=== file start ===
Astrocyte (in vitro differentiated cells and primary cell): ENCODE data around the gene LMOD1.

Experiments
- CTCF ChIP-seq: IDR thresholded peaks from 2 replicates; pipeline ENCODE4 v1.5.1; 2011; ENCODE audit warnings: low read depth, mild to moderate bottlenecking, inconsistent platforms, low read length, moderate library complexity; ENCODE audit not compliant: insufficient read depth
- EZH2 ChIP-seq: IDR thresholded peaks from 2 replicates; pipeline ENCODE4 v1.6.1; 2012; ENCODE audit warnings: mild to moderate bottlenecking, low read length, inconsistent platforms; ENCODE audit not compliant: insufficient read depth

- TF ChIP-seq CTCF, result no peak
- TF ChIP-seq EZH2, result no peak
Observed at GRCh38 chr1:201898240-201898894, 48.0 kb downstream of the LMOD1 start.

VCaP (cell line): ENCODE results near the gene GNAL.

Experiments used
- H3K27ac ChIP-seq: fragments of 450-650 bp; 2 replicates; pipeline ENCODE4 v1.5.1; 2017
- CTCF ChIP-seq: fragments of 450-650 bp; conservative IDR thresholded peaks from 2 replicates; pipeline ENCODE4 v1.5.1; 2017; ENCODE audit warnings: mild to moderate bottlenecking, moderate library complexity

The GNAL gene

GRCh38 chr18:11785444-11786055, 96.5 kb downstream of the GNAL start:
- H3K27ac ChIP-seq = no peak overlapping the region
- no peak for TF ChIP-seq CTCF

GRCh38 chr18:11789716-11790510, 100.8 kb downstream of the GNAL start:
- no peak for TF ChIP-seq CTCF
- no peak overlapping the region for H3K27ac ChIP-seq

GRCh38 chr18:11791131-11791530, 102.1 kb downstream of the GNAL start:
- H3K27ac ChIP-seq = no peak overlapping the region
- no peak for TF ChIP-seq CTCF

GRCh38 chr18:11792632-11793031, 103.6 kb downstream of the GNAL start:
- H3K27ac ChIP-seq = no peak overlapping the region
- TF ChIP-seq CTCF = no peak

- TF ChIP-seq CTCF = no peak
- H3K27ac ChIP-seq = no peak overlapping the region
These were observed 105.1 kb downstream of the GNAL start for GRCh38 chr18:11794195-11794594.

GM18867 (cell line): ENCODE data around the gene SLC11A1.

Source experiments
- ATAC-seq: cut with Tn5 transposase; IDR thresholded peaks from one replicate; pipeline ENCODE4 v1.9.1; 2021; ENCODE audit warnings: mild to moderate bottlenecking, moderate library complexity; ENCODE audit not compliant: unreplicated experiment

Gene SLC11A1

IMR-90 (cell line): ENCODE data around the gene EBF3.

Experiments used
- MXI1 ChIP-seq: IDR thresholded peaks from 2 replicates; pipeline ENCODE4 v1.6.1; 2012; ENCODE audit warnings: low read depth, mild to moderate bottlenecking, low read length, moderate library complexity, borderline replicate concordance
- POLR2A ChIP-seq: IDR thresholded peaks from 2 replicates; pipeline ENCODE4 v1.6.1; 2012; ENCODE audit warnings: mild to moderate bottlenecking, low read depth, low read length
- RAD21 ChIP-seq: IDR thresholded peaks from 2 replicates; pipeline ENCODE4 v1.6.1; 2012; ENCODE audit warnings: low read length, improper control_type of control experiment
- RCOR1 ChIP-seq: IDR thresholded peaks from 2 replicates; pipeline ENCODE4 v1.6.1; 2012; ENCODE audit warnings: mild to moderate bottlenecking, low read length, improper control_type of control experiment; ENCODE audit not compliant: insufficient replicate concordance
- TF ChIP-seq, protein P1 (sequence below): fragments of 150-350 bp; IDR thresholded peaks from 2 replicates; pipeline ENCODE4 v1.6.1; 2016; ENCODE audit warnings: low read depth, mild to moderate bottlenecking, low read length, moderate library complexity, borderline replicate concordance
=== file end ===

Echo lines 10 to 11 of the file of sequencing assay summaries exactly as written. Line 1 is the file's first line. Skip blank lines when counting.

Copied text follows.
- H3K27ac ChIP-seq: fragments of 450-650 bp; 2 replicates; pipeline ENCODE4 v1.5.1; 2017
- CTCF ChIP-seq: fragments of 450-650 bp; conservative IDR thresholded peaks from 2 replicates; pipeline ENCODE4 v1.5.1; 2017; ENCODE audit warnings: mild to moderate bottlenecking, moderate library complexity